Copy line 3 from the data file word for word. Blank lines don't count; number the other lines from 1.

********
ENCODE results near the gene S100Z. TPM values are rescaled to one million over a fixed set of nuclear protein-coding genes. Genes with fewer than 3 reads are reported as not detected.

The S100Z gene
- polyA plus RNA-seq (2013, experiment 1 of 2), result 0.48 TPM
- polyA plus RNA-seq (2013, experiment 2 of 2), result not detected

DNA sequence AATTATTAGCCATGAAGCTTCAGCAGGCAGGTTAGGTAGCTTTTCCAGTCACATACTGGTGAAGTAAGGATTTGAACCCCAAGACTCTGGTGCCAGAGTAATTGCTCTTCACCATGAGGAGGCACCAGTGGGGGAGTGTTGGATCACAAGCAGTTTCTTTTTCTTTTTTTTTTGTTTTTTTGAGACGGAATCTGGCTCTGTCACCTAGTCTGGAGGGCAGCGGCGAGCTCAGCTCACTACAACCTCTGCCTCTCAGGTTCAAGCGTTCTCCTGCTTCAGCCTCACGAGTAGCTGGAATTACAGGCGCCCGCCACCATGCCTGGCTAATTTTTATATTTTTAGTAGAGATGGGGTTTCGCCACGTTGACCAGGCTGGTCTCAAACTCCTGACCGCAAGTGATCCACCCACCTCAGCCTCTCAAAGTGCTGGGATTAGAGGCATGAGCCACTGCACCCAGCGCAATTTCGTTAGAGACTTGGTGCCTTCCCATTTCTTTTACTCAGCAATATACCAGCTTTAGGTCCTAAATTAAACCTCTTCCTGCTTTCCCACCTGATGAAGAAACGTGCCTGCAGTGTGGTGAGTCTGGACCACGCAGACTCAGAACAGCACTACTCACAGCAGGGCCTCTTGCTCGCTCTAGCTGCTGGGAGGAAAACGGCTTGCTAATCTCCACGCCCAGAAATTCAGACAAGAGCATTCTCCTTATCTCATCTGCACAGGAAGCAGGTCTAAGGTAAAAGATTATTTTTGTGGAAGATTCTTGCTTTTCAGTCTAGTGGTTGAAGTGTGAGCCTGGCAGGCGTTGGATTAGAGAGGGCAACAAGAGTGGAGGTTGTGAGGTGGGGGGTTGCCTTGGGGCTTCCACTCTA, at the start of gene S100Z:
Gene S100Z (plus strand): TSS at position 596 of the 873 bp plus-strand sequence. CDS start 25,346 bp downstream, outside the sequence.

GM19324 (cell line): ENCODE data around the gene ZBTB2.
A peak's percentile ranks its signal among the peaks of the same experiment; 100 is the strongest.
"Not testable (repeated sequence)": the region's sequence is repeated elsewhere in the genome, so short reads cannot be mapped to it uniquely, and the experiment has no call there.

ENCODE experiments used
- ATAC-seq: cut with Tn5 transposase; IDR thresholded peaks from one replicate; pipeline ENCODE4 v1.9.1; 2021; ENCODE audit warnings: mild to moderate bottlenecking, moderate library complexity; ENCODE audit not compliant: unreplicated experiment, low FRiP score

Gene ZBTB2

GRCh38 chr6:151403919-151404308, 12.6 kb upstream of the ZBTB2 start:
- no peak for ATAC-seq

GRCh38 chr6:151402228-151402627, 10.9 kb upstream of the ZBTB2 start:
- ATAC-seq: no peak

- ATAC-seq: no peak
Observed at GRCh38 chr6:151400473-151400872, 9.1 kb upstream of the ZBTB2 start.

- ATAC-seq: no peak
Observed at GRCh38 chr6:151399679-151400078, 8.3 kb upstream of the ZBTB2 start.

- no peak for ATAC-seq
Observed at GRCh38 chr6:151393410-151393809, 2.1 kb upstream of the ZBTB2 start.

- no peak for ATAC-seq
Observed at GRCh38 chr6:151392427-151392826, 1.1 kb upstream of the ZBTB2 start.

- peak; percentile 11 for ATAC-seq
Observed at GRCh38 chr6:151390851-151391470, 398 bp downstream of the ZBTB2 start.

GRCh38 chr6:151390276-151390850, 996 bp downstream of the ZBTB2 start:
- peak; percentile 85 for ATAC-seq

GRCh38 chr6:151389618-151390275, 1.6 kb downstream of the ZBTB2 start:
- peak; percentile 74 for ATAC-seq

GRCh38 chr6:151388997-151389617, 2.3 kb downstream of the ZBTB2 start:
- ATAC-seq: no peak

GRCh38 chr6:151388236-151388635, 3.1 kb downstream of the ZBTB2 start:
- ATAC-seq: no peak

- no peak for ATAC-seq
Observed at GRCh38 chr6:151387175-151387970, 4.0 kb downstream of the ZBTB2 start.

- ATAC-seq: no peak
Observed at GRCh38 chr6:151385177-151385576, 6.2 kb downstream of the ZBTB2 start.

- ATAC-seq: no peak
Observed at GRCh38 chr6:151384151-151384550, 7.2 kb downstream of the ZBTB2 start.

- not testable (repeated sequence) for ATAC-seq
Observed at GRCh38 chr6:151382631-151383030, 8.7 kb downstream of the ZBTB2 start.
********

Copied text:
- polyA plus RNA-seq (2013, experiment 1 of 2), result 0.48 TPM